Both shots were taken with the same lens, and I tried to get the subject to fill the frame equally for both cameras as best I could by moving in closer for the full-frame shot. I was using a tripod, so the orientation was different for the full-frame shot as I couldn’t get the 5D close enough without changing the angle.
Addendum – 10/29/14
I don’t feel that I correctly addressed the issue of Depth of Field when I first wrote this article. If you look closely at the above 2 images, you’ll notice that the image shot with the 5D, a FF camera, has a narrower DoF than that which was shot with the 40D, a cropped sensor camera. That is the direct result of having to INCREASE the focusing distance when shooting with the 40D to achieve the same composition. Since the 40D was further back, as opposed to the 5D, the DoF was larger. Both images were shot at f/2.5. It turns out that in order to achieve the same composition with a cropped sensor, the equivalent DoF would be that of an f/4 aperture. So you’d multiply the FF f-stop number by the crop factor (2.5 x 1.6= 4) to get the equivalent DoF for a cropped sensor when shooting the same composition as a FF camera. If that’s confusing, forget the math. Just know that one way to influence DoF is via focusing distance. The further away the camera is from the subject (focal point), the LARGER the DoF all things being equal. Since you would need to move a cropped sensor camera back to get the same composition as that of a full frame camera, you’re INCRESING the size of the DoF.
Just Step Back
So there you have it. The only thing that I changed was the distance from the camera to the subject. That, in a nutshell, is the ONLY significant factor that you need to consider when putting a FF lens on a cropped camera. With a 1.6 camera, you’ll need to be farther away at any given focal length than you would with a FF camera. Now look at this image, shot with a FF 50mm lens from about 12 feet away:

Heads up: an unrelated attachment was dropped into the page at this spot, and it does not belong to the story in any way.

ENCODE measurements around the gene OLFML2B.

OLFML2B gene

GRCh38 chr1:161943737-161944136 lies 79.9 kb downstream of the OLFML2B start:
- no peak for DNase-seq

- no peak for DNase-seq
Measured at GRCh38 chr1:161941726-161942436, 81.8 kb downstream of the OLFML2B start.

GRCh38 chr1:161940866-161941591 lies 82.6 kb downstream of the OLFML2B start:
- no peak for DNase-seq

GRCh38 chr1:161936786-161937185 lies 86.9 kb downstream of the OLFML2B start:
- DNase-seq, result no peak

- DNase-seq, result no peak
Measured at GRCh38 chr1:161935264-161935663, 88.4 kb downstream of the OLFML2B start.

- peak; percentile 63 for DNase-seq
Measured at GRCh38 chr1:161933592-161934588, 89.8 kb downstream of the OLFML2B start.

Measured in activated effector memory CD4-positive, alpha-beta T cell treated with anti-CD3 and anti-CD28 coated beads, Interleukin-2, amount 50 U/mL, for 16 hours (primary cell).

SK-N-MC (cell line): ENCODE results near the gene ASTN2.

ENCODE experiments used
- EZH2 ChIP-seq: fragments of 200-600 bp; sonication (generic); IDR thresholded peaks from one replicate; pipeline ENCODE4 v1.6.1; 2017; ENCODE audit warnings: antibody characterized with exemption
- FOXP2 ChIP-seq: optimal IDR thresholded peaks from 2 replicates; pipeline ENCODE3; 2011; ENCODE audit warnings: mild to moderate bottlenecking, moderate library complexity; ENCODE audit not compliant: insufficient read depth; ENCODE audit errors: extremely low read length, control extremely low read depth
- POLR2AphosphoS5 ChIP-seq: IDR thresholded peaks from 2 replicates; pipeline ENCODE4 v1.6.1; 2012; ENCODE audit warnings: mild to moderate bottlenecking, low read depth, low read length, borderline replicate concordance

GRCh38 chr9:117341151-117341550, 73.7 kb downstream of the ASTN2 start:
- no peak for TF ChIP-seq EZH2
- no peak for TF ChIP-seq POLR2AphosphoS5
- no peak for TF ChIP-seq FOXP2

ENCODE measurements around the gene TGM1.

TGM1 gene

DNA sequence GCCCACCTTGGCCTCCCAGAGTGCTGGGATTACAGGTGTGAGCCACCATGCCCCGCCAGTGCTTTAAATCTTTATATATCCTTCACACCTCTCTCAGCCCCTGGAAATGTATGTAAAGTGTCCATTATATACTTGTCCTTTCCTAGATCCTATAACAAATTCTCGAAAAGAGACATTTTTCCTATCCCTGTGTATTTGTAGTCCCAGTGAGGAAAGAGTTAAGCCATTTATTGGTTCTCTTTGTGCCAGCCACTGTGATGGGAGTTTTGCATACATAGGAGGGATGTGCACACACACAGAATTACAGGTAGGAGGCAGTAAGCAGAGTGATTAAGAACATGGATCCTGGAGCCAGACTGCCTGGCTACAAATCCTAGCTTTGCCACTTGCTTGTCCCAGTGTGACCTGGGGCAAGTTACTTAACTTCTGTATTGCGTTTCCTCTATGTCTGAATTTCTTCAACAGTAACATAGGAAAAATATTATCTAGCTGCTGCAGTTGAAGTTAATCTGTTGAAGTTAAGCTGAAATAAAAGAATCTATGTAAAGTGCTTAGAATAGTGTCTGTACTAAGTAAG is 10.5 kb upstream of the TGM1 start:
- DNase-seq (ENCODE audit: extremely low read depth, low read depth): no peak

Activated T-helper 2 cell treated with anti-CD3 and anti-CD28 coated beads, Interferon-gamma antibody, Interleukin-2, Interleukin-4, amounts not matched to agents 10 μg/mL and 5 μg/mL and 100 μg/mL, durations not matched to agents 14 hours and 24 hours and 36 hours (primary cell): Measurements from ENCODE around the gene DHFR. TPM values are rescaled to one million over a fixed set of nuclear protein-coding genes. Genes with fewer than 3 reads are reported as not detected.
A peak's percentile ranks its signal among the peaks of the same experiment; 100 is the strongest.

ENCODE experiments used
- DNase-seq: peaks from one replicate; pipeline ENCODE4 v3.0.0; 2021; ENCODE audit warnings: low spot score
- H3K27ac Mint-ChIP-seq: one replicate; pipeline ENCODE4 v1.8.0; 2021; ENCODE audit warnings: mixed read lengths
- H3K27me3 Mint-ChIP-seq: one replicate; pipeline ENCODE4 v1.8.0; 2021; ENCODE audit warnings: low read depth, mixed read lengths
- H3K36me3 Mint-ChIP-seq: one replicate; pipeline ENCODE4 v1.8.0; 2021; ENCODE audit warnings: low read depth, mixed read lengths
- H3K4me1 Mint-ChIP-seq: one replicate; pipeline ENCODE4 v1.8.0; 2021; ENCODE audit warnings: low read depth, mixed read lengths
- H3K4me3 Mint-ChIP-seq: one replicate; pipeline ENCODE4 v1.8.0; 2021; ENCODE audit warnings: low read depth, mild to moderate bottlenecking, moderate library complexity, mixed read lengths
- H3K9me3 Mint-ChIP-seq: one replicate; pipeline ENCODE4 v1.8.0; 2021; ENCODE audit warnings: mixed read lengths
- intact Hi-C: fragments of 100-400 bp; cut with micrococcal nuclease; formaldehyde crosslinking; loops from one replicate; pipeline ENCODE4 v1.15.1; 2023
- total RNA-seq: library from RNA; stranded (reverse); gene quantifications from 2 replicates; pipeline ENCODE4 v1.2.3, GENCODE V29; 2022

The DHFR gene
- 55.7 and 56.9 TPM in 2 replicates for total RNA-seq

Compare it to the following image, shot with my Canon 5D and the same lens from 8 feet away:
With the first shot taken with my 40D, I couldn’t get far enough away to have the model completely fill the frame. This is the only potential issue with a FF lens on a non-FF camera. The angle of view changes, so you are shooting at an equivalent of around 75-80mm instead of 50mm. However, if you know this, just plan your compositions accordingly……step back! Obviously I was out of room in the first full-body shot above, but that’s because I planned poorly by not setting up the seamless background far enough back to give me enough room to shoot!
If You Have a 1.6 Sensor, You’re ALREADY Shooting a Narrower Angle-Of-View!!
At this point, I’d like to clear up another area that creates a lot of confusion. You can buy lenses specifically made for 1.6 cameras. They project a smaller image circle that just fits a 1.6 sensor. They are marked with focal lengths, just like any other lens. What confuses people is that if a 50mm lens designed for a 1.6 camera has a focal length of 50mm, that focal length is exactly the same as it is on a full-frame lens……50mm is 50mm after all, so the distance from the aperture to the sensor is exactly the same for either the full-frame OR the 1.6 sized lens. Look at the following shot taken with my 40D and a Tamron 17-50mm lens designed for 1.6 sensors, shot at 12 feet: